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Ambassadors tour Langley, meet community leaders

Lithuanian ambassador Ginte Damusis (centre) and Biljana Gutic-Bjelica (left), the ambassador for Bosnia and Herzegovina, were at the Fort Lanlgey Historis Site last week through a visit arranged by the Christian Embassy of Canada.  - Frank Bucholtz/Langley Times
Lithuanian ambassador Ginte Damusis (centre) and Biljana Gutic-Bjelica (left), the ambassador for Bosnia and Herzegovina, were at the Fort Lanlgey Historis Site last week through a visit arranged by the Christian Embassy of Canada.
— image credit: Frank Bucholtz/Langley Times

Two European ambassadors visited Langley on Thursday.

Ambassador Ginte Damusis of Lithuania and ambassador Biljana Gutic-Bjelica of Bosnia and Herzegovina came in a visit arranged by the Christian Embassy of Canada, an Ottawa-based organization that is part of Power To Change, which has its Canadian office in Langley.

Christian Embassy of Canada serves as a focal point for ambassadors who come to Ottawa, particularly from smaller countries.

It helps them to meet people they need to meet and expand their networks of contacts. It also arranges business tours for them, with the help of leaders in various parts of the country. The visit to Langley was one of those.

MP Mark Warawa set up the Langley events, which included a tour of Fort Langley National Historic Park and a lunch, where they had discussions with a number of community leaders. Among those taking part were Greater Langley Chamber of Commerce president Denni Bonetti, Tourism Langley board chair John Aldag, Langley City Mayor Peter Fassbender and Times publisher Dwayne Weidendorf.

The two countries are similar in size, with Lithuania having 3.2 million people and Bosnia and Herzegovina about 3.8 million, down about 600,000 from before the destructive 1992-95 civil war.

The ambassadors learned about Langley’s pivotal role in B.C. history during the tour of Fort Langley and how the Hudson’s Bay Company and the gold rush shaped B.C. as a colony and later a province. They discussed the role of small business in their countries, the current economic situation in Europe and their hope for expanding trade relations with Canada.

Gutic-Bjelica represents a country that was torn apart in a brutal civil war in the 1990s, as part of the disintegration of Yugoslavia.

Canadian troops were stationed in Bosnia-Herzegovina for 19 years as part of the peace process, and “Canada helped a lot (in restoring peace),” she said.

“We have a saying that ‘a bad thing is for something good’ and that has led us to a vision of being a regional distribution centre and promoting small and medium-sized businesses,” she said.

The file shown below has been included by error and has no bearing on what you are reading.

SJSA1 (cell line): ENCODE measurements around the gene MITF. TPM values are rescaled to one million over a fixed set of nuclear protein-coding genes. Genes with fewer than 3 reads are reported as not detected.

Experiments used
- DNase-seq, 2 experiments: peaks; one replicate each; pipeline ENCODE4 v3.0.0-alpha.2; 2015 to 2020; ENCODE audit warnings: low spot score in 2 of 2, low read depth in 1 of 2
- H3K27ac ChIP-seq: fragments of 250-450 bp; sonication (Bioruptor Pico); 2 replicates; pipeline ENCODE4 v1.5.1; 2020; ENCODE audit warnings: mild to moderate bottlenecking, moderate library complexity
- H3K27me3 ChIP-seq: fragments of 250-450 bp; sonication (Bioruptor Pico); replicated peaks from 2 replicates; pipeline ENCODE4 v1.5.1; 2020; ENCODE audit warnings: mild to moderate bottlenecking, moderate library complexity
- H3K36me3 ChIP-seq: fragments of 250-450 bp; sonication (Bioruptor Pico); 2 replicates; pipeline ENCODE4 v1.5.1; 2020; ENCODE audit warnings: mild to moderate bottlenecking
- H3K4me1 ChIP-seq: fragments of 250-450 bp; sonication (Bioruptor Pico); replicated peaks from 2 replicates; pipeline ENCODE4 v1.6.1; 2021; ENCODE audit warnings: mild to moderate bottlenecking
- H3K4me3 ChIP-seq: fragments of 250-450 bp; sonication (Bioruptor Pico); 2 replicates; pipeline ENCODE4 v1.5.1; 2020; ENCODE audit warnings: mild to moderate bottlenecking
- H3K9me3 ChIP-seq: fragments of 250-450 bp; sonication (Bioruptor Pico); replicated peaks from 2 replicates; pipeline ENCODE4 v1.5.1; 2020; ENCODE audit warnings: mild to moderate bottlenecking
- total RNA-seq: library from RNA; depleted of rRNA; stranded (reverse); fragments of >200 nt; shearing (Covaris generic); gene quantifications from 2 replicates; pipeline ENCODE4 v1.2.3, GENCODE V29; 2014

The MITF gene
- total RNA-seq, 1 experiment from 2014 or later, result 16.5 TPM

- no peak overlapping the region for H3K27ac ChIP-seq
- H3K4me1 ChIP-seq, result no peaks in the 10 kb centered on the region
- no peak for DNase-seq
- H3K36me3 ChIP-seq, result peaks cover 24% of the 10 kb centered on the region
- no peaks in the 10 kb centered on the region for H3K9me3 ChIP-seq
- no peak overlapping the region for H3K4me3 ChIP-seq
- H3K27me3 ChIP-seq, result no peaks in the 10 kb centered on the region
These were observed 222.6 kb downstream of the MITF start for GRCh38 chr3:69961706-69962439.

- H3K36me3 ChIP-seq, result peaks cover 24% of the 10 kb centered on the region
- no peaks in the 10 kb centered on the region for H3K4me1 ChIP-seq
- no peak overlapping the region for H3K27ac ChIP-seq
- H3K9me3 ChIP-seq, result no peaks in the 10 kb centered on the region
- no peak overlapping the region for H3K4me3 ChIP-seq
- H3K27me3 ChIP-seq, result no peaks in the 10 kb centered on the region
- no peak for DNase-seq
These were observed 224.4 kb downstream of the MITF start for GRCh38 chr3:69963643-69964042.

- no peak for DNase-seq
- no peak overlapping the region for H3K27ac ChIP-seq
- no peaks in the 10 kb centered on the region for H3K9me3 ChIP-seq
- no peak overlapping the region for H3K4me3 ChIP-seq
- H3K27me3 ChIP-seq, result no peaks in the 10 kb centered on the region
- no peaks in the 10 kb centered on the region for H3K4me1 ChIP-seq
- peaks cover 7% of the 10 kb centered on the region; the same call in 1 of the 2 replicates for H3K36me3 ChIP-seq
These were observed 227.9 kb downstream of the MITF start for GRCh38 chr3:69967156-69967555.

Trade with Canada is minimal at present, but she has hopes it can expand. Bosnia and Herzegovina is not yet a member of the European Union but hopes to become one. Gutic-Bjelica was very interested to hear about the Langley chamber and hopes to establish regular contact with it, to build business connections between the two countries.

She would like to see Canada reopen its embassy in Sarajevo, which closed in 2009, and both ambassadors are very hopeful about the possibility of free trade between Canada and the EU.

Damusis represents a country with a 1,000-year history, which was independent between the two world wars but then taken over, first by Nazi Germany and then the Soviet Union. It regained independence in 1990.

“We have lots of small and medium businesses,” she said. “We are looking for partnerships, and our businesses are very excited about the possibility of free trade with Canada.”

Lithuania is part of the EU but does not yet use the Euro currency.

She said her country is watching the European financial situation closely, and is hopeful it will be resolved, as the Lithuanian economy is now on an upswing after a decline in 2008.

“(The financial situation) is a challenge for smaller countries in the EU,” she said.

She noted that her government had put in strict austerity measures, including salary cuts, and “is now feeling the benefits of this.”

Damusis read from a press release issued the day of the tour, noting the arrival of a container train which came to Vilnius, the Lithuanian capital, after a 10-day overland trip from China.

This represents a much faster link between Europe and China.

She also pointed out that her country has a major year-round port on the Baltic Sea. It hopes to become a more important link in the worldwide supply chain, and she was very interested in B.C.’s trade links to Asia.

Fassbender, Warawa and Aldag presented gifts to the ambassadors, with the City mayor stating that their visit is a way to strengthen both human and business relations between Canada and their countries.

Both ambassadors expressed great interest in Langley, its setting and variety of activities, and said they hoped to return.

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